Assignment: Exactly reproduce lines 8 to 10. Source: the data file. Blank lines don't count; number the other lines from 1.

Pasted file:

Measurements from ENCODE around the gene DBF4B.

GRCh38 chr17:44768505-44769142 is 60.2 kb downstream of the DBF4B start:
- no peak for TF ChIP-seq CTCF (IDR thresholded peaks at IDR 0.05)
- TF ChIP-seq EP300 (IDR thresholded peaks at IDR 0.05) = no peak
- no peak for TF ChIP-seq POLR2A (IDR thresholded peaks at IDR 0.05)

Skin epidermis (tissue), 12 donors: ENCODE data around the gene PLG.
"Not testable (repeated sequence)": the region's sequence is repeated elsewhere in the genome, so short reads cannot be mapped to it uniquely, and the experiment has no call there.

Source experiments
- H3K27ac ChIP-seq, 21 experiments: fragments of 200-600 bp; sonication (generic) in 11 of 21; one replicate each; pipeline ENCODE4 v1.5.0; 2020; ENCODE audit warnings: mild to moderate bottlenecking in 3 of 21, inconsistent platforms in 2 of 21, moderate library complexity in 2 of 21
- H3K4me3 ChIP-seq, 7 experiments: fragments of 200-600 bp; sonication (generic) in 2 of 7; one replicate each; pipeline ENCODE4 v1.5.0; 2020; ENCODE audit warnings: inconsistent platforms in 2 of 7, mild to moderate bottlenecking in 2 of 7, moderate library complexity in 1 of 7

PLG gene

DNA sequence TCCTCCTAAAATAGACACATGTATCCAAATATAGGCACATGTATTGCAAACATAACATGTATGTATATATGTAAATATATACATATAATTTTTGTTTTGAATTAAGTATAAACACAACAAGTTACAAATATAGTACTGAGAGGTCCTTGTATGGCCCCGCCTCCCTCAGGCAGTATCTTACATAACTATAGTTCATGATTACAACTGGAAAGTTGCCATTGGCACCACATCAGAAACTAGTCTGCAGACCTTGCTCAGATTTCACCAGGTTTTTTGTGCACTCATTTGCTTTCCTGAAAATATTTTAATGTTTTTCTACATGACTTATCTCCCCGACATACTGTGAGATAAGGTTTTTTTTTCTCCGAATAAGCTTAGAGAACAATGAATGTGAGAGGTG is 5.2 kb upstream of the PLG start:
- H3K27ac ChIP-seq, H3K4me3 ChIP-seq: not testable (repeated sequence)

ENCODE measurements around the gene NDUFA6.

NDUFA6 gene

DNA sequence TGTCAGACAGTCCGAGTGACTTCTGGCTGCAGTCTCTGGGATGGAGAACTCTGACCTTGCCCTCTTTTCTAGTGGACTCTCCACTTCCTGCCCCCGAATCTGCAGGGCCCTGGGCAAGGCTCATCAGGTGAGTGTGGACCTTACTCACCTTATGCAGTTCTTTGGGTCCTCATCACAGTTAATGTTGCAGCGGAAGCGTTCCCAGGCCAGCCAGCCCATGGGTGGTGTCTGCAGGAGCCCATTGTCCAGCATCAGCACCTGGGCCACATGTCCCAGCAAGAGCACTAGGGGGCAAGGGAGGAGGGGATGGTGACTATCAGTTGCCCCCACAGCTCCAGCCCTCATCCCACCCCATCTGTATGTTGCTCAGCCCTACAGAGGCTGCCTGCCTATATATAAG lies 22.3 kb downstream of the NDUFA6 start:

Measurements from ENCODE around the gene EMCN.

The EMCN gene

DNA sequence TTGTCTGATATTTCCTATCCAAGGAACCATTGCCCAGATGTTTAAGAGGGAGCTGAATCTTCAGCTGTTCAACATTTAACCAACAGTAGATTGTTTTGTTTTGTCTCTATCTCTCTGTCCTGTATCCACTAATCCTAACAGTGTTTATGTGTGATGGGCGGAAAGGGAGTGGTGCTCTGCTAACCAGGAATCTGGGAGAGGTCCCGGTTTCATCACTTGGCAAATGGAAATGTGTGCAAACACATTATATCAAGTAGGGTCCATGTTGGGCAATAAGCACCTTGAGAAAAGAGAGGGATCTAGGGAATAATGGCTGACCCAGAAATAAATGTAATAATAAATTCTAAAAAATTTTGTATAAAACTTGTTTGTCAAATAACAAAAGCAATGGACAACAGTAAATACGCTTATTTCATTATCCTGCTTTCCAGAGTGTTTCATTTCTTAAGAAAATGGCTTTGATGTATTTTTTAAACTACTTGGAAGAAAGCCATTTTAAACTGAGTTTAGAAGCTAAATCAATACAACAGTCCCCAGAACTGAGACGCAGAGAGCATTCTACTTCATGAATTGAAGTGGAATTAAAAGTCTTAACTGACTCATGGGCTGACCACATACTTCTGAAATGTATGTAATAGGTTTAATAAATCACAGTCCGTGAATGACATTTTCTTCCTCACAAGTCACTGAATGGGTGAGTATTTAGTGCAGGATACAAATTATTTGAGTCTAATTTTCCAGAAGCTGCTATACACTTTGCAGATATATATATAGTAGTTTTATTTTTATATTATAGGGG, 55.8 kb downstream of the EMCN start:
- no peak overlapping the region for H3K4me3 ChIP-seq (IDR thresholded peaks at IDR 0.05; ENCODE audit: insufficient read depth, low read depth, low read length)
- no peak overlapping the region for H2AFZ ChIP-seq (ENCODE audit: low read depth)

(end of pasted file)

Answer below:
Source experiments
- H3K27ac ChIP-seq, 21 experiments: fragments of 200-600 bp; sonication (generic) in 11 of 21; one replicate each; pipeline ENCODE4 v1.5.0; 2020; ENCODE audit warnings: mild to moderate bottlenecking in 3 of 21, inconsistent platforms in 2 of 21, moderate library complexity in 2 of 21
- H3K4me3 ChIP-seq, 7 experiments: fragments of 200-600 bp; sonication (generic) in 2 of 7; one replicate each; pipeline ENCODE4 v1.5.0; 2020; ENCODE audit warnings: inconsistent platforms in 2 of 7, mild to moderate bottlenecking in 2 of 7, moderate library complexity in 1 of 7